Three weeks ago, I was drowning in self-doubt and self-blame. I thought about all of my flaws: my middle-aged after three children body, my short-temper, my overly analytical mind.
Three weeks ago, I wanted your decision to call off the engagement, to be about me-about something I did or didn’t do. Three weeks ago, I began the inner dialogue of playing the ‘what if’ game: “What if I had sent a more loving text?”; “What if I had sat closer to him at soccer practice?”; “What if I had planned a romantic weekend instead of buying Valentine’s Day gifts?”
Three weeks ago I needed something tangible, something I could isolate- an exact moment when I destroyed the relationship. This discovery would empower me: it would give me control.
If I had this tidbit, then I would not be a victim again. I would protect myself. I would use this as a reminder to what I had learned so many times: never be vulnerable; always be vigilant.
My vigilance was complete and steady until recently.
I fully blame the media for my change in heart. I was inundated with another v-word- vulnerability. Vulnerability was all the buzz when it came to unlocking the secrets to finding and keeping love.
Studies were conducted, articles and books were written, T.V. shows and documentaries were made. All of these purported the same message: Vulnerability is key to a true connection. But, I am a hard sell. It wasn’t until I went to see a long-awaited film that I gave this notion some real thought.
In late October, on a really bad date, I went to see the film A Star Is Born. I was absolutely stunned by the performances both actors gave. It wasn’t just the vocals or the acting- although both were superb-rather, it was the lesson they learned.
The characters, both struggling with their own demons, together find their way out of hell by letting down their guard and trusting the other. The scenes where Ally and Jackson allowed themselves to be vulnerable were both uncomfortable and beautiful to me. I wanted to be Ally—not just because of her voice and marriage to Jackson- I longed to know what it was like to trust someone enough to be completely vulnerable.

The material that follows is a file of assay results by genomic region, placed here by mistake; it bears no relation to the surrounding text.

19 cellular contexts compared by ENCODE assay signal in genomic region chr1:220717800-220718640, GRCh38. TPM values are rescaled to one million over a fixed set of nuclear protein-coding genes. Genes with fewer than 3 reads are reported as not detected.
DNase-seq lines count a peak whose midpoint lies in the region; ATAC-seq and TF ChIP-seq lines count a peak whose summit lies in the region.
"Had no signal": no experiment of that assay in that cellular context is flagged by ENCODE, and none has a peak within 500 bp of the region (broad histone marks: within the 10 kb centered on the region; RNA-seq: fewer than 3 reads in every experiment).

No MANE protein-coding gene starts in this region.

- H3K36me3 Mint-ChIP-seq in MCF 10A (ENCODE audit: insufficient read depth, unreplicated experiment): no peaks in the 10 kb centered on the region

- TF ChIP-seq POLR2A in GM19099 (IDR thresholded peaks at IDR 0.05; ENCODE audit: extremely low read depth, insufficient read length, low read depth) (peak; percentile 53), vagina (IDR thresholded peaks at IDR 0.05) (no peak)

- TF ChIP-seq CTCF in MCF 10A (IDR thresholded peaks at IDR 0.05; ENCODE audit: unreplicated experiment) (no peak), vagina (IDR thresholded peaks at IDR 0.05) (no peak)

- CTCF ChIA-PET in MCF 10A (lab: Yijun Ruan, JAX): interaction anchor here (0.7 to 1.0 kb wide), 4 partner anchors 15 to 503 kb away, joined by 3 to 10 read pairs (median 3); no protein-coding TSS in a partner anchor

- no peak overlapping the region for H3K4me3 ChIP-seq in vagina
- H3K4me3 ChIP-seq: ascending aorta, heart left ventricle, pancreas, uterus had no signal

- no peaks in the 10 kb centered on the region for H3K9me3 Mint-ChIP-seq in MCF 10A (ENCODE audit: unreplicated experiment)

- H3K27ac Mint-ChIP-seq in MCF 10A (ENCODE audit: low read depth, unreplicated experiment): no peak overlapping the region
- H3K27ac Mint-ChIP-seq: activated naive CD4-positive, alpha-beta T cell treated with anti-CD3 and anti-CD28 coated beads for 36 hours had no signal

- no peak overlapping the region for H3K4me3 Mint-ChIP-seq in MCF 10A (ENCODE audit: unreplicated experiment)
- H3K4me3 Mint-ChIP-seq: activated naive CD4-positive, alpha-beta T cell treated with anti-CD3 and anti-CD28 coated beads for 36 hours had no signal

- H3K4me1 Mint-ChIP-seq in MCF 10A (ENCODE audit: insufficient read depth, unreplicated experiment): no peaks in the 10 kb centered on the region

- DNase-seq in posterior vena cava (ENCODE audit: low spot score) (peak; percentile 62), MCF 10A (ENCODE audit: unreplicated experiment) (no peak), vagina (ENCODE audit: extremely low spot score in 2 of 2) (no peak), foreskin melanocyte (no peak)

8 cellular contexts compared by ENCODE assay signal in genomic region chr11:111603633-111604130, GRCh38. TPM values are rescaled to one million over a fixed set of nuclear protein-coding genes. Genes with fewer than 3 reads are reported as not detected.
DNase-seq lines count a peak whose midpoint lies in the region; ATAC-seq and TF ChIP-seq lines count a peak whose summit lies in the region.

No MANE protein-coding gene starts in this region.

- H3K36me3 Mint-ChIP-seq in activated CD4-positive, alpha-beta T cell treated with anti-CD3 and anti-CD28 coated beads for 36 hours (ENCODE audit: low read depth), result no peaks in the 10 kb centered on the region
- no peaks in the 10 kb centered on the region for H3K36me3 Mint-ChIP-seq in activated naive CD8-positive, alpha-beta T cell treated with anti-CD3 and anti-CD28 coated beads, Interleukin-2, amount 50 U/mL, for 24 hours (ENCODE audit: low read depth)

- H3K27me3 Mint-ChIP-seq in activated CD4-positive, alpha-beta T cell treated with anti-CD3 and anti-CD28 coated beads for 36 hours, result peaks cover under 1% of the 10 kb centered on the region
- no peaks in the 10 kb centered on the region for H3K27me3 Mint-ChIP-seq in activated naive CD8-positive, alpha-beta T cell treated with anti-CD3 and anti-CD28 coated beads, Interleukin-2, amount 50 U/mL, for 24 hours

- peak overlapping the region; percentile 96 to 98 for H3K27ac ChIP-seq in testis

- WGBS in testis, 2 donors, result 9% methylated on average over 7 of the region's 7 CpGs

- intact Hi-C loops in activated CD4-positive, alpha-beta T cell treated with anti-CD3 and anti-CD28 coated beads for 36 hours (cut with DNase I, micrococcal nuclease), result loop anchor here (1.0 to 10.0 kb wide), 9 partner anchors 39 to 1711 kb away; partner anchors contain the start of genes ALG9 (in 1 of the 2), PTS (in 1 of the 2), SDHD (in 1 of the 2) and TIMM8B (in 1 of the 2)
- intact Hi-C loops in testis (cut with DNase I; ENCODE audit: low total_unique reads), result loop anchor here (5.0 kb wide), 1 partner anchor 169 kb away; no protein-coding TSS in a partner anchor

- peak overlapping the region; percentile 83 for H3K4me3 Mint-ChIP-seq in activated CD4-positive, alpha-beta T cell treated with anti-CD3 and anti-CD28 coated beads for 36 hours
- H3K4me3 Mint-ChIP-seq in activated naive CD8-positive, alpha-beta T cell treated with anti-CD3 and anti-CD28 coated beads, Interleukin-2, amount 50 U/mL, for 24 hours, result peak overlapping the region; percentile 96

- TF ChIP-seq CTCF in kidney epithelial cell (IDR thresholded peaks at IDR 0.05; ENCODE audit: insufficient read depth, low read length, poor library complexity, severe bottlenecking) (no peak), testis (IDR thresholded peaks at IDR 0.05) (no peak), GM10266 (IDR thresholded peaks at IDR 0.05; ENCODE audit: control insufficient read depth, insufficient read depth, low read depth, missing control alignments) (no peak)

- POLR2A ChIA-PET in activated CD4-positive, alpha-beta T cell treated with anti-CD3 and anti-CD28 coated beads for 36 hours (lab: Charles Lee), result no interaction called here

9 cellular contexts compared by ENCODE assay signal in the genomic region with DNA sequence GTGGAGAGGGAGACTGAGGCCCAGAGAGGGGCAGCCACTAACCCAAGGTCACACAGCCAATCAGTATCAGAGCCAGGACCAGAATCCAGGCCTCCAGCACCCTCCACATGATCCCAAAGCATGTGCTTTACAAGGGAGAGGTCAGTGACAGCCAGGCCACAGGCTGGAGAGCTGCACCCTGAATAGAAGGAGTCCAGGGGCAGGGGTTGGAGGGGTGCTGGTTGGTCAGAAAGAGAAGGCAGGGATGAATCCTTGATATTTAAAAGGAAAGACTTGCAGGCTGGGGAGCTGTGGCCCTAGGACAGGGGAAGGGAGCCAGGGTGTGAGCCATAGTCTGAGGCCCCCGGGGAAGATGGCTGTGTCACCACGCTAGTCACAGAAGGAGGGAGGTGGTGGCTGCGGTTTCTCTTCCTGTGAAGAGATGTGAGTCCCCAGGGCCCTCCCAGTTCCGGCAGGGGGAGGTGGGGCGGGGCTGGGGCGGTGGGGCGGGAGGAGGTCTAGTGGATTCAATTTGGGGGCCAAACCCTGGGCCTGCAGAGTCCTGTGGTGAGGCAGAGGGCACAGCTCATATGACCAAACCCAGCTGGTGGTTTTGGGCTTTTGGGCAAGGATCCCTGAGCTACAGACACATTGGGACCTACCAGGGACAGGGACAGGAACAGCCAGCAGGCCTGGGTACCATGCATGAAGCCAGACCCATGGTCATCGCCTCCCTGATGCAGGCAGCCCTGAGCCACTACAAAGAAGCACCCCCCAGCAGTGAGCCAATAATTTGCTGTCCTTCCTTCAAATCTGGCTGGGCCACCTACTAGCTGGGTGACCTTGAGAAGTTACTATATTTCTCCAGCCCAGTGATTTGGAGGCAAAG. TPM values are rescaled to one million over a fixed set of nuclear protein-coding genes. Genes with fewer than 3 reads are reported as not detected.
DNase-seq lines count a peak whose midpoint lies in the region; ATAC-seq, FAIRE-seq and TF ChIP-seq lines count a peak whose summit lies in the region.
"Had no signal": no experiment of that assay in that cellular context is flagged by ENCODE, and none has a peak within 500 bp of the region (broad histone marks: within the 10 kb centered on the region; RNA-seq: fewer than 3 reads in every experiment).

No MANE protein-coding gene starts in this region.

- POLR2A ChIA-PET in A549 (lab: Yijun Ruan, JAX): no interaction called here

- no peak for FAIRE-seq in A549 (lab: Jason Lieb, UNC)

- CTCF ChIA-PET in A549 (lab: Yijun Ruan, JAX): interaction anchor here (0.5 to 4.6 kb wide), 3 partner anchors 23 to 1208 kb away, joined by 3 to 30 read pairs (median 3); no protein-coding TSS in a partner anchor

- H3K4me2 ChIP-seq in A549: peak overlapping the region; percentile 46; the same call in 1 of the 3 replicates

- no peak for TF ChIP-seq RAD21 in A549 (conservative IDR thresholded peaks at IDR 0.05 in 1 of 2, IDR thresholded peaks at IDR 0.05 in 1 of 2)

When Sex Abuse Victims Aren’t Supported And Nurtured
Vulnerability is often learned at the hand of trauma.
I have learned this more times than I will ever admit. Sometimes it is extreme like sexual and physical abuse and sometimes it is a matter of being demeaned, humiliated, ignored. And unlike adults, children are not allowed or not encouraged to feel how they feel. They bury the feelings of betrayal, confusion, anger, and rejection. Or if they are allowed to feel some of the emotions, it is not under the care of a professional or a trusted adult.
What makes childhood abuse so detrimental to future relationships is the victim learning the hard way that you cannot trust those who were supposed to have protected you. It is the memory of recalling what it was like to be in a situation in which you have no control and no one would answer your calls for aid. It is the anger that comes with knowing that telling about the abuse will make things worse and leave even more people broken and hurt.
Children learn quickly. The subtext that they pick up on really quickly is this: society blames victims- especially women.
When a woman is raped, how often does she feel the scrutiny of outfits and interactions? When a woman is abused by her partner, what gossip does she hear about her inabilities and insanity? When a woman is mentally terrorized, how often does she see another rewarded for her tenacity to go through the hell?
The blame game impacts every young woman-those who have experienced abuse and those who have not.
It is extremely common for trauma victims to blame themselves because they are looking for a defense mechanism against the most awful feeling in the world: powerlessness. It is also extremely common for all humans to want to understand. Children who have known trauma, don’t often get to address these issues.
When a caretaker or parent doesn’t ensure that these feelings are addressed, the child will find a resolution: self-blame. The repercussions will certainly continue if the victim (If we) never come to know that it wasn’t our fault; it wasn’t our choice; it wasn’t what we deserved.
What I deserve (d) was the ability to be vulnerable, to have parents and caring adults protect me from the evil that targeted me. I deserved to be believed, supported, and nurtured when these same adults failed to protect me. I didn’t deserve to have my pain buried, to have my self-esteem diminished, to have my self-love lessened. I deserved complete and unfaltering love.
I believe in healing. I believe that trauma is only a part of who we are. I believe we have to stop re-traumatizing ourselves. I believe we have to stop repeating the cycle of pain. I believe that we can see ourselves as brave warriors and not victims. And I most definitely still believe in love.